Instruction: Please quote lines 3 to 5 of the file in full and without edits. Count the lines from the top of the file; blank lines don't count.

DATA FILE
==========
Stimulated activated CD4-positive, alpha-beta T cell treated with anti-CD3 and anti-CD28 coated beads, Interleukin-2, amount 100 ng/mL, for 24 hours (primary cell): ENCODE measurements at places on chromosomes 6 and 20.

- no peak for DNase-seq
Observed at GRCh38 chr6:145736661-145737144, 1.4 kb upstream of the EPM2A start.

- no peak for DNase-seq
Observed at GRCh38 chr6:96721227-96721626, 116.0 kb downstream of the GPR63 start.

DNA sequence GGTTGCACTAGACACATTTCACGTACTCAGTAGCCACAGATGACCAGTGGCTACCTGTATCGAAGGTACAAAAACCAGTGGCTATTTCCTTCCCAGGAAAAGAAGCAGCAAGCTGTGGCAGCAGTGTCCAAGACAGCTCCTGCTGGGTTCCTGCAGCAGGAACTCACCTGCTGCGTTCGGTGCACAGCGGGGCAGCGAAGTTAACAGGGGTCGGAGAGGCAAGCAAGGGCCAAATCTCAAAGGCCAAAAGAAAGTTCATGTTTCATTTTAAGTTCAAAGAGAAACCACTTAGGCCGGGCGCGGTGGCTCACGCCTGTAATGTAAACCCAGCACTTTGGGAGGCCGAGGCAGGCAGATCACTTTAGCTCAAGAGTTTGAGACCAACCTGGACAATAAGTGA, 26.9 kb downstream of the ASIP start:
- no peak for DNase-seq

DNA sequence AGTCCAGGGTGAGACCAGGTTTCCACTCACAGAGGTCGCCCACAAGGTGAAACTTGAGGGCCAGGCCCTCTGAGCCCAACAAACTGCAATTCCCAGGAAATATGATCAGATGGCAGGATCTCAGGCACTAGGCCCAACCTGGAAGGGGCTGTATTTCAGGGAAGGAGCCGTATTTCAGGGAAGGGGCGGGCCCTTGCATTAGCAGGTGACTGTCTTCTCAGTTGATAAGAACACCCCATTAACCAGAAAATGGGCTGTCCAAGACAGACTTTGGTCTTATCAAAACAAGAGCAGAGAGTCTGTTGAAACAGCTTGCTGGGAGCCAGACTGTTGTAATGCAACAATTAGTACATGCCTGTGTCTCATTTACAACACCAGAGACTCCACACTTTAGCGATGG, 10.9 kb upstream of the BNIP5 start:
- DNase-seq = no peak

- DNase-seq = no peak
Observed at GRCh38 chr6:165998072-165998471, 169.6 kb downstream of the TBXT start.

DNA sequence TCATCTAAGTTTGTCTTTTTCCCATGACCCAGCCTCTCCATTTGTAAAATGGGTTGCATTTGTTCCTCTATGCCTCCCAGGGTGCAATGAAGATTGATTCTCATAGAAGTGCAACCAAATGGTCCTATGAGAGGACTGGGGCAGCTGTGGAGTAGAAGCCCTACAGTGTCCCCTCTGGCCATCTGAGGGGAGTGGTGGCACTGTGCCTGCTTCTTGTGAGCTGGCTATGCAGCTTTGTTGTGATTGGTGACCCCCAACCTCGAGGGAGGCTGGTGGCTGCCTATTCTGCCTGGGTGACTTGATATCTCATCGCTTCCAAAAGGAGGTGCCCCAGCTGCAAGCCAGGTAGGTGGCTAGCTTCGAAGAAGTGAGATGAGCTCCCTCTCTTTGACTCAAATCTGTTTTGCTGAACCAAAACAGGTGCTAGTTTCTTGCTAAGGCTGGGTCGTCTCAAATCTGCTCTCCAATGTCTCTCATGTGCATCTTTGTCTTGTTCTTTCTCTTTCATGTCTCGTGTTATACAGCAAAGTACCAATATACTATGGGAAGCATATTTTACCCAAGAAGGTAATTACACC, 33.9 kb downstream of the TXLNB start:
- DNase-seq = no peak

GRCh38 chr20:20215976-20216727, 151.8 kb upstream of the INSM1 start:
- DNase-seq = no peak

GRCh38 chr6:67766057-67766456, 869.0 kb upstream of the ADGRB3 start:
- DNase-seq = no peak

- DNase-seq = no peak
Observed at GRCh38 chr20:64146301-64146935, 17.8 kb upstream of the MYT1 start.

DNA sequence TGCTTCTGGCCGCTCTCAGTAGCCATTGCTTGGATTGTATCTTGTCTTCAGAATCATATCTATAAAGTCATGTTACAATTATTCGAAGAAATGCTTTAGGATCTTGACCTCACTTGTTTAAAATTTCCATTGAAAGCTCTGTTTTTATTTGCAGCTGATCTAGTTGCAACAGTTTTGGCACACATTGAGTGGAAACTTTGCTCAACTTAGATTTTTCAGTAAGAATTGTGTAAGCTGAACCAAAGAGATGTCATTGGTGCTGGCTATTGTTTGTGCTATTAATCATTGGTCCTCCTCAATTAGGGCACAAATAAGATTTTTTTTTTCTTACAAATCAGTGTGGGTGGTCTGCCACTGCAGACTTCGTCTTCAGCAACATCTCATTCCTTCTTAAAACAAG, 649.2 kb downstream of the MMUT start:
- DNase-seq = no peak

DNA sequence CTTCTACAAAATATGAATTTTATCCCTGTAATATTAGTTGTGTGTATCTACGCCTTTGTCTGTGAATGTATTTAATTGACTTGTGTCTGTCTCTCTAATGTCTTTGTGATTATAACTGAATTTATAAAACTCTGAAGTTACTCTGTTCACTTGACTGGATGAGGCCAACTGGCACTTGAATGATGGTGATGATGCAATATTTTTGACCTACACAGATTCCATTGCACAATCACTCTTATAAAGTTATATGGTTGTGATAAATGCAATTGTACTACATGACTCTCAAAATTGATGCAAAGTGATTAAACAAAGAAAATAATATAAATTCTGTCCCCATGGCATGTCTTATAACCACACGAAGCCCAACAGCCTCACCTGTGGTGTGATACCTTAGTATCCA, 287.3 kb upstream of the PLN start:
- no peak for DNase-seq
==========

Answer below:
Observed at GRCh38 chr6:145736661-145737144, 1.4 kb upstream of the EPM2A start.

- no peak for DNase-seq
Observed at GRCh38 chr6:96721227-96721626, 116.0 kb downstream of the GPR63 start.